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Karina Canellakis conducts unrehearsed Tchaikovsky after OSM soloist Daniil Trifonov suddenly falls ill

A stressful debut for the star conductor, but the show must go on.

A stressful debut for the star conductor, but the show must go on

Conductor Karina Canellakis made her debut with the Orchestre symphonique de Montréal under unusual circumstances on May 15, 2019, when piano soloist Daniil Trifonov was suddenly indisposed. (Chris Christodoulou)

As far as debuts go, this one was more stressful than usual for conductor Karina Canellakis.

In one of the most anticipated concerts of the Orchestre symphonique de Montréal's season, she was making her OSM debut on May 15 with a program comprising orchestral excerpts from Wagner's Tristan und Isolde as well as Lutoslawski's Concerto for Orchestra in the first half, and after intermission, Rachmaninoff's Piano Concerto No. 3 with Russian piano phenom Daniil Trifonov as soloist.

But things did not go exactly as planned. OSM double bassist Scott Feltham posted the following account on Facebook after the concert:

"Daniil Trifonov, tonight's scheduled piano soloist, became suddenly ill just before the beginning of the concert and had to be taken to the hospital.... Instead, Madeleine Careau, our CEO, announced Trifonov's illness and the resulting change in program. We performed Tchaikovsky's Fourth Symphony. Cold. No rehearsing. In front of 2,000 ish people. Bravo to all my colleagues. Bravo especially to maestra Karina Canellakis, conducting us for the first time. Time for a beer."

The Times of London calls Daniil Trifonov 'without question the most astounding pianist of our age.' (Dario Acosta)

Feltham told CBC Music that the OSM last played Tchaikovsky's Symphony No. 4 two years ago. His stand partner in the double bass section had only played the work once before. For violist Marina Thibeault, it was a first.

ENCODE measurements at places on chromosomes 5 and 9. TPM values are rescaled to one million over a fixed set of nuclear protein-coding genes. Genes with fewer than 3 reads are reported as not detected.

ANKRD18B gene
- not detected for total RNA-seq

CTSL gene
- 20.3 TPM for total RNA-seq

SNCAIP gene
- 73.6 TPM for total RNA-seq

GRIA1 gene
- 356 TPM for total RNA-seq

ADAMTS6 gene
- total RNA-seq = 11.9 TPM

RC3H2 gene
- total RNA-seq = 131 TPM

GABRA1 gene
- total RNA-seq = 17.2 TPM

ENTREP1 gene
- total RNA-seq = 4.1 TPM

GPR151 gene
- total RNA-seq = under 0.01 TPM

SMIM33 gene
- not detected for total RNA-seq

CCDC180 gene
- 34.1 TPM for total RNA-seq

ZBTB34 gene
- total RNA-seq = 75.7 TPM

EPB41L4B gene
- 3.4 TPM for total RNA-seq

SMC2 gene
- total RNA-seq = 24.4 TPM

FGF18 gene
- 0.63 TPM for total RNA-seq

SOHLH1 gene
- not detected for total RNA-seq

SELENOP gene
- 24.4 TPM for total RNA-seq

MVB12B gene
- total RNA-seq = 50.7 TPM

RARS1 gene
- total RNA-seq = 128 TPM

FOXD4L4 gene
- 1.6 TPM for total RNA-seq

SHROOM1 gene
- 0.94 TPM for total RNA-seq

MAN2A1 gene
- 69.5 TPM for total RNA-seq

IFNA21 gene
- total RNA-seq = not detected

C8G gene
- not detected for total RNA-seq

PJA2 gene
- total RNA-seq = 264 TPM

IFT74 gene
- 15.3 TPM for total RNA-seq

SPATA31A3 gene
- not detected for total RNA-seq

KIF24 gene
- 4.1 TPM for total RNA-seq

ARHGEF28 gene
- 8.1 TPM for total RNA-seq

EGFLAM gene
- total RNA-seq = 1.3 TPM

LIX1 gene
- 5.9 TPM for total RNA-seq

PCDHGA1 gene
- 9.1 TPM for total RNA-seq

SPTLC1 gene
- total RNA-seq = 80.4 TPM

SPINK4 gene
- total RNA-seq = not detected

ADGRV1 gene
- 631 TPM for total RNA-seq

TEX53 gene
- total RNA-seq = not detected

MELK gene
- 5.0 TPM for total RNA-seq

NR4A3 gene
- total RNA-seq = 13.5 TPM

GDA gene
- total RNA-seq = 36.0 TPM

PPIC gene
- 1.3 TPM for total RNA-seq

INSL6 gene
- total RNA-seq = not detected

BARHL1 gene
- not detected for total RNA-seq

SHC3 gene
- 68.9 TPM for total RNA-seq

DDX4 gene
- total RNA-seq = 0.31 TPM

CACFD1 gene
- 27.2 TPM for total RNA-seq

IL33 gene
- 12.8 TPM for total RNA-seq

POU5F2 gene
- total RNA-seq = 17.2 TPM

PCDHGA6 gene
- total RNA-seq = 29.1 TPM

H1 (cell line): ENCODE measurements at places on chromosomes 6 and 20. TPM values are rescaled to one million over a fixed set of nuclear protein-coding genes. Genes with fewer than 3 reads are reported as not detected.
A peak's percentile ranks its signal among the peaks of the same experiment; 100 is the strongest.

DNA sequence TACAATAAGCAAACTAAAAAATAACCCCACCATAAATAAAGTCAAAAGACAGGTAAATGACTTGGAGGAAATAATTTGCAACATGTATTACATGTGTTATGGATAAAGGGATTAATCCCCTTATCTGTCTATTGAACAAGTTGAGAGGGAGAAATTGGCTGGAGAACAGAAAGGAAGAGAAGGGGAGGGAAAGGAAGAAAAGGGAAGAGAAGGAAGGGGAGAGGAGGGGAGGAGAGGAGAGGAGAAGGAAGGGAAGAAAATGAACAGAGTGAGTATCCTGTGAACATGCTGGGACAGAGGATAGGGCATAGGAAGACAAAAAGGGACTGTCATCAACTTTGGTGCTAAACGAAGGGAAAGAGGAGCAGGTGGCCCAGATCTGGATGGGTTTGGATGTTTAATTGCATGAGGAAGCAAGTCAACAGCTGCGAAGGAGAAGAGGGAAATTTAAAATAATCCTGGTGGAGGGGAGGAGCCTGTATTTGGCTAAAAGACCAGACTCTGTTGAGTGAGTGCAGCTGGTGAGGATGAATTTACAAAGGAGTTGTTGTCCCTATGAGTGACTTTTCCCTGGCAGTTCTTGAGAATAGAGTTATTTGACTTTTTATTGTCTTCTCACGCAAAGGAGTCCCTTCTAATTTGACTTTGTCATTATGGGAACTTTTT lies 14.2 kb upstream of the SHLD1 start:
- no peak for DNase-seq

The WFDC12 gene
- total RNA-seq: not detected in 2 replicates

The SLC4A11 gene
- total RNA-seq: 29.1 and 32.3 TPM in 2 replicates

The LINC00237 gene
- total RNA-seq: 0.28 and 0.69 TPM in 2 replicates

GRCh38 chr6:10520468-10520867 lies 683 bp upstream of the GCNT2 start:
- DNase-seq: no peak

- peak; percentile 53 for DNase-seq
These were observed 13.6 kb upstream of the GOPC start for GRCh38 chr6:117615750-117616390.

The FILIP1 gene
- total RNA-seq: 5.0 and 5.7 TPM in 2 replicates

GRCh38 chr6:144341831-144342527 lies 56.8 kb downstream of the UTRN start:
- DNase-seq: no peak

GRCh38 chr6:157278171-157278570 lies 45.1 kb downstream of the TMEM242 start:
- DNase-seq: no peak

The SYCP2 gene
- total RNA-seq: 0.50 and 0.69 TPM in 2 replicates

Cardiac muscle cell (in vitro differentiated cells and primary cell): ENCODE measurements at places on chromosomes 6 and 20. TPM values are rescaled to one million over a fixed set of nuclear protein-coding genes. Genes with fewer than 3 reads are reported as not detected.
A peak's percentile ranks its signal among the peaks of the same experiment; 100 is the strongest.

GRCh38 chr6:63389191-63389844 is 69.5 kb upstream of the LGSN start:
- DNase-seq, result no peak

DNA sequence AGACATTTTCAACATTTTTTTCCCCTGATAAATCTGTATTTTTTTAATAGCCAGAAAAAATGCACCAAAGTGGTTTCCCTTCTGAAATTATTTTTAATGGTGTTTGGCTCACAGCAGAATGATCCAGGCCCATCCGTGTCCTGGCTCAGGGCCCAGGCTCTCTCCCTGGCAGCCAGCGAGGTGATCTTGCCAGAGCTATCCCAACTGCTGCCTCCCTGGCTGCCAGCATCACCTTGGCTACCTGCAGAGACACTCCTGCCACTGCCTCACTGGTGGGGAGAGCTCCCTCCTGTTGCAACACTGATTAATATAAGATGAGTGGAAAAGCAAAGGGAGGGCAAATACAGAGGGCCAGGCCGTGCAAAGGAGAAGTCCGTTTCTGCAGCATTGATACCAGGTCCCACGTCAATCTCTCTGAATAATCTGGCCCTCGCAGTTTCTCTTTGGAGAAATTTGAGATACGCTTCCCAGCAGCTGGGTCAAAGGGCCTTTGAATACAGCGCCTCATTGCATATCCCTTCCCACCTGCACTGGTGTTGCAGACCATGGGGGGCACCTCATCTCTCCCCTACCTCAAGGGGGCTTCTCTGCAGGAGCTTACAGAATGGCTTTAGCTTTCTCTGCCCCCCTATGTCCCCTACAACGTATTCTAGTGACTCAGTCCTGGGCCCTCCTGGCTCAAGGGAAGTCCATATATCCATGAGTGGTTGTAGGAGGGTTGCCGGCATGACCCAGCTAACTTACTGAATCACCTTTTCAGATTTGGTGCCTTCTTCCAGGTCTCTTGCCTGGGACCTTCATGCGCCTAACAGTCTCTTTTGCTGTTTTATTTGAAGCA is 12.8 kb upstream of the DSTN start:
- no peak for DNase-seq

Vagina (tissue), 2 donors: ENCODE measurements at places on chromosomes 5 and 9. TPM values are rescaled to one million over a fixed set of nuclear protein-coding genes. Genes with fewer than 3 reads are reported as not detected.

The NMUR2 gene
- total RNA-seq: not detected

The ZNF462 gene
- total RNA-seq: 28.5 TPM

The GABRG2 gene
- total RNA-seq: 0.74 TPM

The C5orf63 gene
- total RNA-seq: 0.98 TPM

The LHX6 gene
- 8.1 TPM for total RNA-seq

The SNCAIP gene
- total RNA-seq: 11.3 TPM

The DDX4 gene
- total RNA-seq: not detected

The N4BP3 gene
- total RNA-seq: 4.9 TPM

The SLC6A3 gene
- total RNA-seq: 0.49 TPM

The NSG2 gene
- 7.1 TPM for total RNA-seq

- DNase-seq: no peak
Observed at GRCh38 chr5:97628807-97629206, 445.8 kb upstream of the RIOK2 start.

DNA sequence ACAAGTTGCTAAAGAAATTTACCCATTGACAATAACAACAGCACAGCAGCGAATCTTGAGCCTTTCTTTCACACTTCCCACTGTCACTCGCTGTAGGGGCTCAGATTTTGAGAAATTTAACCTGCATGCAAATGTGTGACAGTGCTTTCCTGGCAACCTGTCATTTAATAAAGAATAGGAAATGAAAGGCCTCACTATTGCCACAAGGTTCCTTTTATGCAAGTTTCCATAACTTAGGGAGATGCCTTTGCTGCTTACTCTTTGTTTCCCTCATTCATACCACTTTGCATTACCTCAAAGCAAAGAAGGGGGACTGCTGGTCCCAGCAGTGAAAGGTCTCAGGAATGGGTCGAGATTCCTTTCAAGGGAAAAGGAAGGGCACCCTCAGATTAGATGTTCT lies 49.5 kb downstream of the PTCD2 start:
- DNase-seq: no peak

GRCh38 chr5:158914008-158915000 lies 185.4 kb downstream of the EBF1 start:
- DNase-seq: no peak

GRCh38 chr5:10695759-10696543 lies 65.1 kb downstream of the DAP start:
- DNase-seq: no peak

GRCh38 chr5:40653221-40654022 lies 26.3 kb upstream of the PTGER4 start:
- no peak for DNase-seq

Canellakis, who's chief conductor of the Netherlands Radio Philharmonic and principal guest conductor of the Rundfunk-Sinfonieorchester Berlin, conducted Tchaikovsky's Symphony No. 4 on Dec. 8, 2018, at the Nobel Prize Concert in Stockholm, but not since then. 

Feltham explained that the members of the orchestra were informed about the last-minute change by the OSM's personnel manager Jean Gaudreault at 8:02 p.m., when they were already onstage. "Jean walks out with this funny half smile on his face and starts talking to the principal strings, telling them to spread the news. [OSM librarian] Michel Leonard was following him with the parts and had them all handed out before the downbeat for the Wagner at 8:10."

The audience was informed by Careau following intermission. "About 30 or 40 people left either immediately or after the first movement," says Feltham. But those who stayed enjoyed an exciting performance, by all accounts.

"It's hard to find the right way to say this," reflects Feltham, "but, there just aren't that many groups of musicians anywhere in the world that have the competence and collective courage to do what we did last night. Super proud."

Update: In a statement, the OSM has announced that Trifonov has recovered and will perform Rachmaninoff's Piano Concert No. 3 at two further performances on May 16 and 17.